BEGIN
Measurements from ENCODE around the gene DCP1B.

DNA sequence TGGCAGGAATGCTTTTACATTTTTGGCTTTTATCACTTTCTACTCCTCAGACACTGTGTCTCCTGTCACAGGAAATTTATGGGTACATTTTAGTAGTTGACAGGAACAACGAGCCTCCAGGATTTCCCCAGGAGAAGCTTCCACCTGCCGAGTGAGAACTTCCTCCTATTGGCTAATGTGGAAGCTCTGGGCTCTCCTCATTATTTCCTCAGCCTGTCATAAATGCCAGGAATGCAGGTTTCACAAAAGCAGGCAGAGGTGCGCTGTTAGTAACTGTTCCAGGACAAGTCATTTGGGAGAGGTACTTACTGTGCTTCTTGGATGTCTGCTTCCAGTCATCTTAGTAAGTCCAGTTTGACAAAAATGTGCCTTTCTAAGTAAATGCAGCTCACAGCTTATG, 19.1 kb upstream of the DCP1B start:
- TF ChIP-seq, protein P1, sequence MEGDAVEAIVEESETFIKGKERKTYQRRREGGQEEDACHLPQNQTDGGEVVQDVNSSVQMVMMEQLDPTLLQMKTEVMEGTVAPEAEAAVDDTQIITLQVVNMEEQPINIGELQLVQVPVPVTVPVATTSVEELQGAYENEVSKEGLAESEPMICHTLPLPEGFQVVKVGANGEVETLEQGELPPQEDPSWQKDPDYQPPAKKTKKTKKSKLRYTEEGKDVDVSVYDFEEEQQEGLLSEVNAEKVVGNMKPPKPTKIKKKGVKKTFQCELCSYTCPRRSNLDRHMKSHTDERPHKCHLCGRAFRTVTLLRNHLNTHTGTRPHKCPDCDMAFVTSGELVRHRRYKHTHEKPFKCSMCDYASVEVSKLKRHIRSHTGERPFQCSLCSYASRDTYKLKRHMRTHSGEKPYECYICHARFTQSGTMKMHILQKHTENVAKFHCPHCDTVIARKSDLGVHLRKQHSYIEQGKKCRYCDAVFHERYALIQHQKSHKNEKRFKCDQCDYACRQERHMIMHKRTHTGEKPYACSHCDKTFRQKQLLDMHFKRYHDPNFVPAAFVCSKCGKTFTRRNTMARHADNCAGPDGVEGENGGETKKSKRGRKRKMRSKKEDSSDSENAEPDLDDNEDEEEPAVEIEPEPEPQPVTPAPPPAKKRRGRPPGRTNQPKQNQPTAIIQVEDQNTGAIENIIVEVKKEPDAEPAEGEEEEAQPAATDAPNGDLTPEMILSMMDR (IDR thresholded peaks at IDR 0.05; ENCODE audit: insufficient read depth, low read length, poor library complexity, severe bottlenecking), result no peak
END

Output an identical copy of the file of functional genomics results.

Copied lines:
Measurements from ENCODE around the gene DCP1B.

DNA sequence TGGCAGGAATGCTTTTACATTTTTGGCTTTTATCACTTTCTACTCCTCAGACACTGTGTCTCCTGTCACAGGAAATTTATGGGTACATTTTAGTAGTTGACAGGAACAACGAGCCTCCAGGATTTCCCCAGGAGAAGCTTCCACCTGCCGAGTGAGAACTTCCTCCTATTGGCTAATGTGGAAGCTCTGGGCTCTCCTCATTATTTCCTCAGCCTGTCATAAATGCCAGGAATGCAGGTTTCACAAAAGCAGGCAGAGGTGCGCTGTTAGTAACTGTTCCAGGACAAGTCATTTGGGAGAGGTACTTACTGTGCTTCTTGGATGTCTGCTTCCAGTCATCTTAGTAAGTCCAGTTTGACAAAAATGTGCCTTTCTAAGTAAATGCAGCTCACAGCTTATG, 19.1 kb upstream of the DCP1B start:
- TF ChIP-seq, protein P1, sequence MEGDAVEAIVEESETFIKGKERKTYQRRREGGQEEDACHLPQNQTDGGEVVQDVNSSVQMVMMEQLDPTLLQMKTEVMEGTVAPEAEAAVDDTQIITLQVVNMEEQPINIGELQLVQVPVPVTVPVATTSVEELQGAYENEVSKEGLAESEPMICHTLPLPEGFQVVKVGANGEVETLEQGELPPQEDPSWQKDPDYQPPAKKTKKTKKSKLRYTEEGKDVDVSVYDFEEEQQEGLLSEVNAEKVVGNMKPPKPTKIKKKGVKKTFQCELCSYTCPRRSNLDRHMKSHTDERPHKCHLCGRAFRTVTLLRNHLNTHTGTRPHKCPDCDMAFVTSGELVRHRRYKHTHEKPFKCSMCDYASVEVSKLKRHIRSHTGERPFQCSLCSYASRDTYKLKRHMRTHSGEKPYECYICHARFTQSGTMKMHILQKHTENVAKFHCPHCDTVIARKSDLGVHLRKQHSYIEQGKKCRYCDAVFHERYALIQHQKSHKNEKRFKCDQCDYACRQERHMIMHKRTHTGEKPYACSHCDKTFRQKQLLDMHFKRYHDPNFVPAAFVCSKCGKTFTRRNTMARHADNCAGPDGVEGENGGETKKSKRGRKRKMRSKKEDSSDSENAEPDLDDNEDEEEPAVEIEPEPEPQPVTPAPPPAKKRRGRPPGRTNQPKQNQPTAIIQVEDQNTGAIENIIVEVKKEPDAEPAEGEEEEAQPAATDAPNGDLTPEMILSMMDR (IDR thresholded peaks at IDR 0.05; ENCODE audit: insufficient read depth, low read length, poor library complexity, severe bottlenecking), result no peak